5. August: Osage County at Actor’s Playhouse

What I said then: “August: Osage County” is witty and relatable, while at the same time dredging up society’s most sordid elements. It’s a play that addresses incest, adultery, pedophilia, drug abuse, suicide, alcoholism and prejudice, all of which are seen, exposed, or alluded to in the space of Sean McClelland’s extraordinary set design: a three-story home that looks like a giant, creaky dollhouse, ready to be physically – and metaphorically – toppled.

What I say now: An ambitious, sprawling account of the disintegration of a family – and, by metaphor and extension, modern civilization itself – Tracy Letts’ ensemble drama is no easy task to pull off, and for Actor’s Playhouse, it was the jewel in its crown this year. The set was like a towering dollhouse of disturbing behavior and uncomfortable truths, and the cast was a juicy talent showcase for the best actors South Florida has to offer. This mammoth piece ran for three acts and three and a half hours, and I wasn’t bored for one minute.

4. Side Effects at Mosaic Theatre

What I said then: Deborah L. Sherman is so subtle that it’s impossible to differentiate Melinda’s genuine moments from her manipulations. She convincingly inhabits the same underlying characteristics whether her character is on or off her medication, never swinging too wildly in any one direction. She’s a pendulum who’s well aware of her center.

What I say now: As far as the year’s Best Actress goes, there was Sherman’s performance as the bipolar wife of a pandering politician in “Side Effects” … and then there was every other candidate for the category, none of them matching this Herculean achievement. She brought out all of her character’s quirks and deceits, excitements and manipulations, to this modern masterpiece full of astute observations about politics, mental illness and marriage.

3. Captiva at Zoetic Stage

What I said then: Every once in a while a show like “Captiva” comes along, a play so absolutely extraordinary that it’s hard to imagine it was written by a homegrown Florida writer and not the latest darling from Broadway.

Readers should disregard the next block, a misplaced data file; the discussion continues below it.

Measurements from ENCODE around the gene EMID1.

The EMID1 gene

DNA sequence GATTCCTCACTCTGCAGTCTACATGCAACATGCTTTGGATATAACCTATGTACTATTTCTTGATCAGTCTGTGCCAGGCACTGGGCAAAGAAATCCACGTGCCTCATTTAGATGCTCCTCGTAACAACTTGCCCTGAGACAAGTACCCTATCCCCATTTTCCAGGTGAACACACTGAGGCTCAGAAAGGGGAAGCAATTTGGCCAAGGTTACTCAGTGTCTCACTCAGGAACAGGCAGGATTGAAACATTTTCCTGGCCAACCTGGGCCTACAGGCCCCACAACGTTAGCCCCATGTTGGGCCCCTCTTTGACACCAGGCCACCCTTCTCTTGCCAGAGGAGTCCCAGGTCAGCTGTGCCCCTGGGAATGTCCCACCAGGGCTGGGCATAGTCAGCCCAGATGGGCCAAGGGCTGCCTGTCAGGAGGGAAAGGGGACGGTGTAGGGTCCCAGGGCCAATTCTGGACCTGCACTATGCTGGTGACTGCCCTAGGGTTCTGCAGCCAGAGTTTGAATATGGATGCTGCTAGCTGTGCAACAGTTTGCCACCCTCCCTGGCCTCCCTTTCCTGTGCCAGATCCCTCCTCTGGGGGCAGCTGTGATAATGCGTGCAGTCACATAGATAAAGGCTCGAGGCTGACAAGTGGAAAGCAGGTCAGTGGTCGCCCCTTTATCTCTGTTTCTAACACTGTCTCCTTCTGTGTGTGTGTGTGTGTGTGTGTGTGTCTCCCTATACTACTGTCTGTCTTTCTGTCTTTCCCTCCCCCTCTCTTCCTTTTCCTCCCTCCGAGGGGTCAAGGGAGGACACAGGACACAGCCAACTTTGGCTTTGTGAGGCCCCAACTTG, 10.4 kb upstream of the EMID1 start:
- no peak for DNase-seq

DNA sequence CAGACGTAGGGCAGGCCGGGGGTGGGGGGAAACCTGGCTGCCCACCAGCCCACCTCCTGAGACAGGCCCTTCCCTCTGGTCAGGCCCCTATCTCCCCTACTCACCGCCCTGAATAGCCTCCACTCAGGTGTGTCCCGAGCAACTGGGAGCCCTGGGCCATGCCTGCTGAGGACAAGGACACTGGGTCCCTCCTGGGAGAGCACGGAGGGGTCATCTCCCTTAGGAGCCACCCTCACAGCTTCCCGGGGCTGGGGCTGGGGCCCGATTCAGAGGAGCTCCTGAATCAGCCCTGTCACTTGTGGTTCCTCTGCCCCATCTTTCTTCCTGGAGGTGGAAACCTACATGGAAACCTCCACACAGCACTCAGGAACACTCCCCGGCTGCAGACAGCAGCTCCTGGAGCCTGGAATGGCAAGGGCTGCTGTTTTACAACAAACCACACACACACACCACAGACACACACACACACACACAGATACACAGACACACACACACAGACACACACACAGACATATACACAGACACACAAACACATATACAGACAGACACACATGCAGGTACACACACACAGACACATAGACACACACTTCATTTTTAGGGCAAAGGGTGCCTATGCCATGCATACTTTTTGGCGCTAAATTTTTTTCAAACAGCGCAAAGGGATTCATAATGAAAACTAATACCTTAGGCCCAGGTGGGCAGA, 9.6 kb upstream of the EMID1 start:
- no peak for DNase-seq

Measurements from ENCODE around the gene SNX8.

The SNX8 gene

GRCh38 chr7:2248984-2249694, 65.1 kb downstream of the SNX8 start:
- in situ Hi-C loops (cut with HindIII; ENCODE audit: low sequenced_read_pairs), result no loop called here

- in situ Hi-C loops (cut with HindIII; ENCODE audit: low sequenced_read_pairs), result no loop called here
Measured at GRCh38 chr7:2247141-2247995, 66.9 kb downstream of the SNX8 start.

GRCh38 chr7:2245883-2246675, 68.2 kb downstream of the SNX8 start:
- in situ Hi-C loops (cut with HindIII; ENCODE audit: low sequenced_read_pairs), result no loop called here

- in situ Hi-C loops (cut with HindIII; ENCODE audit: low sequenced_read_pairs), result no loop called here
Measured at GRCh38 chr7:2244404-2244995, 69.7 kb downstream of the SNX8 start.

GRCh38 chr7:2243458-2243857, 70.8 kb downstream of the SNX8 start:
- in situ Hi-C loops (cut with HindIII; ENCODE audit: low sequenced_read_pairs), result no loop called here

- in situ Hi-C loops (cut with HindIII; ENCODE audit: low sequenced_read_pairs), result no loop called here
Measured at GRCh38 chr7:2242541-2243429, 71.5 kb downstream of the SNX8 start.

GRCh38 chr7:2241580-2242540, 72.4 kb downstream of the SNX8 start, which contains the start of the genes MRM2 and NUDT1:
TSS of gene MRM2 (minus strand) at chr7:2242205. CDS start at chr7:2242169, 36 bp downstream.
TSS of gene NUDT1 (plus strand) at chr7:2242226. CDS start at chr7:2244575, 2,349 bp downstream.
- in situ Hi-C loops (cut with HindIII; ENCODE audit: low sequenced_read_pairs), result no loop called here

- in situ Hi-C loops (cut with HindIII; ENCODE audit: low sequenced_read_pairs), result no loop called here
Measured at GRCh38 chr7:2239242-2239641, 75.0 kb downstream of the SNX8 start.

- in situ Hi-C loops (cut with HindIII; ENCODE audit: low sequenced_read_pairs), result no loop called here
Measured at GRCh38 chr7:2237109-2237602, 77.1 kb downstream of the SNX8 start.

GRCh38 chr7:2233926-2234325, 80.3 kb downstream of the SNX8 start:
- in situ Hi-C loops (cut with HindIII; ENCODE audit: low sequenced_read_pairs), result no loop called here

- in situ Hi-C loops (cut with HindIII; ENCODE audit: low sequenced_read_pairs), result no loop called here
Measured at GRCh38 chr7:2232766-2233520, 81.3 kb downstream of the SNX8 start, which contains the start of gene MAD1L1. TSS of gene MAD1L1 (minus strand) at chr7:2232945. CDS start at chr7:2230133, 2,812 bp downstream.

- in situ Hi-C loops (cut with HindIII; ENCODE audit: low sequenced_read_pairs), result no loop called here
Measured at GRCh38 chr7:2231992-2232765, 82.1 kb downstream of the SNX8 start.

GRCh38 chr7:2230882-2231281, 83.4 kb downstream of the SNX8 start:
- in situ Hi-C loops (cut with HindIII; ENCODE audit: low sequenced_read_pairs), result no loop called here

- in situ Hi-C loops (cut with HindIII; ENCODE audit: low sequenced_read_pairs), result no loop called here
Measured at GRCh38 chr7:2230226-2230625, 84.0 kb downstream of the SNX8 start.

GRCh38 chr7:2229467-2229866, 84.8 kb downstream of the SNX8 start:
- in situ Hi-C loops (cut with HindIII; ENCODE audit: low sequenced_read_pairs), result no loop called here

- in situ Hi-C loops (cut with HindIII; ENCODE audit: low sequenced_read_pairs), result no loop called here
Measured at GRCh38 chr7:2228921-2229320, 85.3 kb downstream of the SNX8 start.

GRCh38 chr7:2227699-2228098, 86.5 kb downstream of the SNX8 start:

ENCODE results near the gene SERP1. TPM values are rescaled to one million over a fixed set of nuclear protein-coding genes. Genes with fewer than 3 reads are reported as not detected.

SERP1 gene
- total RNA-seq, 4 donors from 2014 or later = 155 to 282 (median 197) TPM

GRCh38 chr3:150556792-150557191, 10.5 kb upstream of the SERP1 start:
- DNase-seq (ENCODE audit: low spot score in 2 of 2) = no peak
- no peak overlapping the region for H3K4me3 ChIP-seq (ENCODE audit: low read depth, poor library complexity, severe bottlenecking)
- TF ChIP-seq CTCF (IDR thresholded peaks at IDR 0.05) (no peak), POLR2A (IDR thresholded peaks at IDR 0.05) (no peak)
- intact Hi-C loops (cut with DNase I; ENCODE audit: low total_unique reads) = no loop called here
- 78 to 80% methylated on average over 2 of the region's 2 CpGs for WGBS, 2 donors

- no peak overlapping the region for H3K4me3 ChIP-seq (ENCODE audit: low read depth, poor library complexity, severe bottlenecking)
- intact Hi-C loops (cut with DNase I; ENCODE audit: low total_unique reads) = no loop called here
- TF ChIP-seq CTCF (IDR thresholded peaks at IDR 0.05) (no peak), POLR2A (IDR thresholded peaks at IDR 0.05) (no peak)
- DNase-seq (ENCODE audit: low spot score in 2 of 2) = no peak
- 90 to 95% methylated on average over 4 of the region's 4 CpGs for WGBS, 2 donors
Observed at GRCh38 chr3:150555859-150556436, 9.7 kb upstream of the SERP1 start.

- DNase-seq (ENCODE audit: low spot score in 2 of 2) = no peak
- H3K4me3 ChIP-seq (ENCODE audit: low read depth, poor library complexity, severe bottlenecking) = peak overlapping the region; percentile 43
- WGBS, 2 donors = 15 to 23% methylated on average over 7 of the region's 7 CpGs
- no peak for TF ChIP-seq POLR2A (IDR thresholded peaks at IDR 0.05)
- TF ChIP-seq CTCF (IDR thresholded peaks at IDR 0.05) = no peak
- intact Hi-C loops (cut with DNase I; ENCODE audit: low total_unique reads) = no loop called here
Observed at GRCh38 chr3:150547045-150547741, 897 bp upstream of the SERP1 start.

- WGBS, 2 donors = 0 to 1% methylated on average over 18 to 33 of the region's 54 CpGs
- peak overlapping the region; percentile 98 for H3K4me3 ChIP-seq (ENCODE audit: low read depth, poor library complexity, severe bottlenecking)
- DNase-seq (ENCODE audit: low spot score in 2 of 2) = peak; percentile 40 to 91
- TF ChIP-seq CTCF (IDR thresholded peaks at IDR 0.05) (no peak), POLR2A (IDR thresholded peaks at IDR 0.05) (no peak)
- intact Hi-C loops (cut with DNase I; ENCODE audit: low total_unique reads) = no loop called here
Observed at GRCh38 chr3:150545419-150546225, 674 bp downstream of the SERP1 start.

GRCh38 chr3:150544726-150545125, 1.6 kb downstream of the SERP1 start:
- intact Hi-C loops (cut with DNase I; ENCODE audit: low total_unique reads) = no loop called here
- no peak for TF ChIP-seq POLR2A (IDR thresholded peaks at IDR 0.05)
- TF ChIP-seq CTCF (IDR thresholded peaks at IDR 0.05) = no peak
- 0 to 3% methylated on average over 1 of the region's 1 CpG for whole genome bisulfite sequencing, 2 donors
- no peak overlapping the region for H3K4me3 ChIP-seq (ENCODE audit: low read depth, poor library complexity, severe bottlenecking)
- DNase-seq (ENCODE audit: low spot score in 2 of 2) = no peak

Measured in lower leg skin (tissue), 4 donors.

What I say now: This was South Florida’s only new play (written by Miamian Christopher Demos-Brown) that transcends its premiere status to become a major player in all the top categories of excellence for the calendar year. Director Stuart Meltzer juggled seven characters in an extended family, capturing filial turmoil with striking authenticity. The casting was spot-on, the acting sublime and the show funnier than anything else on the South Florida stage this year.

2. Crazy For You at Maltz Jupiter Theatre

What I said then: As it’s written on the page, “Crazy For You” is already an effortlessly witty show, and it’s made more so onstage with a perfectly selected cast of out-of-town talent attuned to the show’s vintage wavelength. Matt Loehr in particular is outstanding as Bobby, bringing a Jim Carrey-like elasticity to the manic, rubbery role.

What I say now: The year’s best-produced musical is almost without peer. Every element of this Broadway-ready production of a Gershwin-scored classic was accomplished to perfection, from the glittering sets to the bravura choreography to the slapstick acting. It was the epitome of jubilant escapism.

1. Masked at GableStage

What I said then: Director Joe Adler couldn’t have cast a better trio of actors. Nick Duckart and Carlos Orizondo are powerhouses of learned authenticity, as convincing as if they spent decades toiling in occupied Gaza. The veneer of performance is stripped away completely; we’re not watching “acting” so much as “becoming.”

What I say now: This was the year’s single most riveting theatrical experience, a no-punches-pulled look at the Palestinian struggle through the eyes of an Israeli playwright, directed with fearless urgency by Joseph Adler. At least two of three performances ranked among the year’s best, and the butcher-shop set was fabulously grimy.